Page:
Hear Blade Runner, Terminator, Videodrome & Other 70s, 80s & 90s Movies as Novelized AudioBooks

It is the year 2019. The world is over­crowd­ed. Decay­ing. Mech­a­nized. Android slaves, pro­grammed to live for only four years, are tech­no­log­i­cal mar­vels — strong, intel­li­gent, phys­i­cal­ly indis­tin­guish­able from humans. Into this world comes a band of rebel androids. Desparate to find the mas­ter­mind who built them, bent on extend­ing their life span, they will use all their super­hu­man strength and cun­ning to stop any­thing — or any­one — who gets in their way. Ordi­nary peo­ple are no match to them. Nei­ther are the police. This is a job for one man only. Rick Deckard. Blade Run­ner.

Thus opens the nov­el Blade Run­ner: A Sto­ry of the Future. But even if you so enjoyed Rid­ley Scot­t’s Blade Run­ner that you went back and read the orig­i­nal nov­el that pro­vid­ed the film its source mate­r­i­al, these words may sound unfa­mil­iar to you, not least because you almost cer­tain­ly would have gone back and read Philip K. Dick­’s Do Androids Dream of Elec­tric Sheep?, the real object of Blade Run­ner’s adap­ta­tion. When the movie came out in 1982, out came an edi­tion of Do Androids Dream of Elec­tric Sheep? re-brand­ed as Blade Run­ner: Do Androids Dream of Elec­tric Sheep? — and out as well, con­fus­ing­ly, came Blade Run­ner: A Sto­ry of the Future, the nov­el­iza­tion of the adap­ta­tion.

Who would read such a thing? Movie nov­el­iza­tions have long since passed their 1970s and 80s pre-home-video prime, but in our retro-lov­ing 21st cen­tu­ry they’ve inspired a few true fans to impres­sive demon­stra­tions of their enjoy­ment of this spe­cial­ized form of lit­er­a­ture. “They’re spe­cial to me because when I was younger there were a lot of films I desired to see but didn’t get to, and the nov­el­iza­tions were sold at the Scholas­tic Book Fairs,” says enthu­si­ast Josh Olsen in an inter­view with West­word, who describes his books of choice as “adapt­ed from films, or ear­ly drafts of films at least, locked with short dead­lines and print­ed cheap­ly and per­func­to­ri­ly and end up being part of the movie’s mas­sive mar­ket­ing uni­verse. Basi­cal­ly, it’s the lit­er­ary equiv­a­lent of the McDonald’s cup from back in the day.”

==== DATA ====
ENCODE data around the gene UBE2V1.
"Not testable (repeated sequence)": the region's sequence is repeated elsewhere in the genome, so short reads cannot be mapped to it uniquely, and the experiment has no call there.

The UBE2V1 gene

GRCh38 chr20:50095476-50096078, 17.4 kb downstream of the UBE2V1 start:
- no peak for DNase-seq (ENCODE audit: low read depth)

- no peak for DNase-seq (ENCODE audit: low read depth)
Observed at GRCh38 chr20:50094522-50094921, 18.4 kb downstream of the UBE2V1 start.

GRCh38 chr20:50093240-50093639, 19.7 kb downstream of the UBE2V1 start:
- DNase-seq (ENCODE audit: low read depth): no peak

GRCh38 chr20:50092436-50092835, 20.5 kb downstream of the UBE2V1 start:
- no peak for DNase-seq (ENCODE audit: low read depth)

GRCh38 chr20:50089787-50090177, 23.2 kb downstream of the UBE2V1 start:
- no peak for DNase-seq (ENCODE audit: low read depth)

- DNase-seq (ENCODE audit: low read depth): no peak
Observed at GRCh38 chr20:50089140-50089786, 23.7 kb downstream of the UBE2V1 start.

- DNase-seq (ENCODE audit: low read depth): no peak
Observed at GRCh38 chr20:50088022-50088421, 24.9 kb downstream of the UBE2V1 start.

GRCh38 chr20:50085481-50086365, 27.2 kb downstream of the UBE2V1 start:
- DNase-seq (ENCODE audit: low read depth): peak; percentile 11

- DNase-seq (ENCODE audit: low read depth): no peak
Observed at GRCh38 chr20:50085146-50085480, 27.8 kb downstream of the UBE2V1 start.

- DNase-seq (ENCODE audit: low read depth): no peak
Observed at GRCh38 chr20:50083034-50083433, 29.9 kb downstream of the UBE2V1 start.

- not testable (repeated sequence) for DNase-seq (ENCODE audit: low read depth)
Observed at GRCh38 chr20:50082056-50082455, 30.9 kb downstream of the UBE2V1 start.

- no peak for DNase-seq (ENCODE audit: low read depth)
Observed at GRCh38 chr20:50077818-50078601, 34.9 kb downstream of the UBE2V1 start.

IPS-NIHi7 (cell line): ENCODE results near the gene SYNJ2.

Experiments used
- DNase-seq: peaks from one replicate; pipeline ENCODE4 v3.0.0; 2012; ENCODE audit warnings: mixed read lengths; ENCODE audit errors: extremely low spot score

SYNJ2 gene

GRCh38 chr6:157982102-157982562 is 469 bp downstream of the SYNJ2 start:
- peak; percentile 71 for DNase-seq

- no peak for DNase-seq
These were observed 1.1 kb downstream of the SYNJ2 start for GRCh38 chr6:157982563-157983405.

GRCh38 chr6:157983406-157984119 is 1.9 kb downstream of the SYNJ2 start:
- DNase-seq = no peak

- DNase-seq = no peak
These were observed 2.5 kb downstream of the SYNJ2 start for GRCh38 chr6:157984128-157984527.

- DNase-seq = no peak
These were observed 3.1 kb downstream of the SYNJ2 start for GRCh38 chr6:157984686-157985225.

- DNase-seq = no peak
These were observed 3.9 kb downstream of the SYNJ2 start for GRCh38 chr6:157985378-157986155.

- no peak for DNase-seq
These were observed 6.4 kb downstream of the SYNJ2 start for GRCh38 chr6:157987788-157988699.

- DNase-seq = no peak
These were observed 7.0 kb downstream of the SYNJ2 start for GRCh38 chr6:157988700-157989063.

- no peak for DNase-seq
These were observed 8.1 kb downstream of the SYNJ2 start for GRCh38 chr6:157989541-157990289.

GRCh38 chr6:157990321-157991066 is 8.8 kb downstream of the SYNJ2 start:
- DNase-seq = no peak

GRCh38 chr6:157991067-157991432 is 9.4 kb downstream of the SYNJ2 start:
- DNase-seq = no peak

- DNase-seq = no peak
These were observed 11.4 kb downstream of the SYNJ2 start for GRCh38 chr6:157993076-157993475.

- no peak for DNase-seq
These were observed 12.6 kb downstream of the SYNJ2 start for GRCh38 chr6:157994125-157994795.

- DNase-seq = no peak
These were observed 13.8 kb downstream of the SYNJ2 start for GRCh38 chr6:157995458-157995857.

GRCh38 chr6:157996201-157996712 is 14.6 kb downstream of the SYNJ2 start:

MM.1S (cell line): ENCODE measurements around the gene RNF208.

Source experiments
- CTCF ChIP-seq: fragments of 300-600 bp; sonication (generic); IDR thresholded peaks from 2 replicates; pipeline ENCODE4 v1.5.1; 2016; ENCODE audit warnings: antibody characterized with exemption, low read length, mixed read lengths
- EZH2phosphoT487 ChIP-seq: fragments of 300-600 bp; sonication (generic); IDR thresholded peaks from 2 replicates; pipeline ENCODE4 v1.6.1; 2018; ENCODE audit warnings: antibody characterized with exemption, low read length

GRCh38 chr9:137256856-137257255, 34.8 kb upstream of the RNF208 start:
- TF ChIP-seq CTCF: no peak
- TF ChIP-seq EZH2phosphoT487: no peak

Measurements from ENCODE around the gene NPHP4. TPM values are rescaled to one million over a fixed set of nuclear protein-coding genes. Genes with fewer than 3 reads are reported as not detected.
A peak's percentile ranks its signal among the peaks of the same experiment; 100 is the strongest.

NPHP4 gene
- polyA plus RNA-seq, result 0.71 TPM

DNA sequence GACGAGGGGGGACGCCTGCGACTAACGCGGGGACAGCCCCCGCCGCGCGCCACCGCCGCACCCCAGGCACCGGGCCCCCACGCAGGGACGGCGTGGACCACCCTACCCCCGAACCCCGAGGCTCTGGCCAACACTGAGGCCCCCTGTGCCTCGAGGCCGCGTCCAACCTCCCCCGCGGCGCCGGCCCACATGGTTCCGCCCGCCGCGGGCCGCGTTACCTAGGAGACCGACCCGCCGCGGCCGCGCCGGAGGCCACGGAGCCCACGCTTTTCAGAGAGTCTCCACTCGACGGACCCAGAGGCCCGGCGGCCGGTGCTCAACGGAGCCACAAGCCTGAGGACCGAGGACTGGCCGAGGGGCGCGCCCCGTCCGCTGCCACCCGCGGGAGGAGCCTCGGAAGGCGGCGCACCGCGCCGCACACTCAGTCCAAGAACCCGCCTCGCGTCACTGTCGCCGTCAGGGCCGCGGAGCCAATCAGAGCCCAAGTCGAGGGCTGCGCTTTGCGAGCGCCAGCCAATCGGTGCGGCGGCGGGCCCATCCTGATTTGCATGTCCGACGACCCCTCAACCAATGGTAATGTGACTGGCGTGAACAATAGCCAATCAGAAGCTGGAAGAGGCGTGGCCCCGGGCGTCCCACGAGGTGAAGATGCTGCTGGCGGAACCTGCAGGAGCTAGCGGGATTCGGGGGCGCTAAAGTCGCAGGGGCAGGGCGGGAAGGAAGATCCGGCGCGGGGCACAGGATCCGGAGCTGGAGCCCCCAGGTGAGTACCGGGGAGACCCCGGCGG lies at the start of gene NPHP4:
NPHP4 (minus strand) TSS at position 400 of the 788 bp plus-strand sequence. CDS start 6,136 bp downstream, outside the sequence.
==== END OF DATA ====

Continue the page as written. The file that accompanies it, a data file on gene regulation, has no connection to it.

And so we have Audio­books for the Damned, Olsen’s labor of love that has tak­en over thir­ty of these nov­el­iza­tions (all out of print) and adapt­ed them yet one stage fur­ther. You can hear all of them on the pro­jec­t’s Youtube page, from Blade Run­ner: A Sto­ry of the Future (an easy start­ing place, since the nov­el­iza­tion’s scant eighty pages make for a lis­ten­ing expe­ri­ence con­sid­er­ably short­er than the movie itself) to The Ter­mi­na­tor to Video­drome. And if you’d like to spend your next cross-coun­try dri­ve with such cher­ished kitsch clas­sics as Pol­ter­geist, The BroodOver the Edge, or The Lost Boys in unabridged (and unsub­tle) prose form, you can get them on their fea­tured audio­book page. This all deliv­ers to us the obvi­ous next ques­tion: which bold, nos­tal­gic Mil­len­ni­al film­mak­er will step for­ward to turn all these extreme­ly minor mas­ter­works back into movies again?

via Metafil­ter

Relat­ed Con­tent:

700 Free Audio Books: Down­load Great Books for Free

John Lan­dis Decon­structs Trail­ers of Great 20th Cen­tu­ry Films: Cit­i­zen Kane, Sun­set Boule­vard, 2001 & More

Moviedrome: Film­mak­er Alex Cox Pro­vides Video Intro­duc­tions to 100+ Clas­sic Cult Films

Col­in Mar­shall writes else­where on cities, lan­guage, Asia, and men’s style. He’s at work on a book about Los Ange­les, A Los Ange­les Primer, the video series The City in Cin­e­maand the crowd­fund­ed jour­nal­ism project Where Is the City of the Future? Fol­low him on Twit­ter at @colinmarshall or on Face­book.

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Comments (4)
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  • M-R says:

    I am an AVID audio book lis­ten­er, because I have lost the abil­i­ty to read books. :-(
    It should be under­stood that, with­out excep­tion, and regard­less of the qual­i­ty of the book, THE most impor­tant thing about mak­ing audio books is the nar­ra­tor: where the nar­ra­tor does­n’t enthral, the book is lost.
    I should dear­ly love to lis­ten to all of these, but …

  • Jon Olsen says:

    The name’s Jon Olsen, not “Josh Olsen.”

    Thanks for lis­ten­ing!

  • Susan Ritter says:

    I agree, Please who ever is read­ing these books stop.

  • cooper says:

    good day

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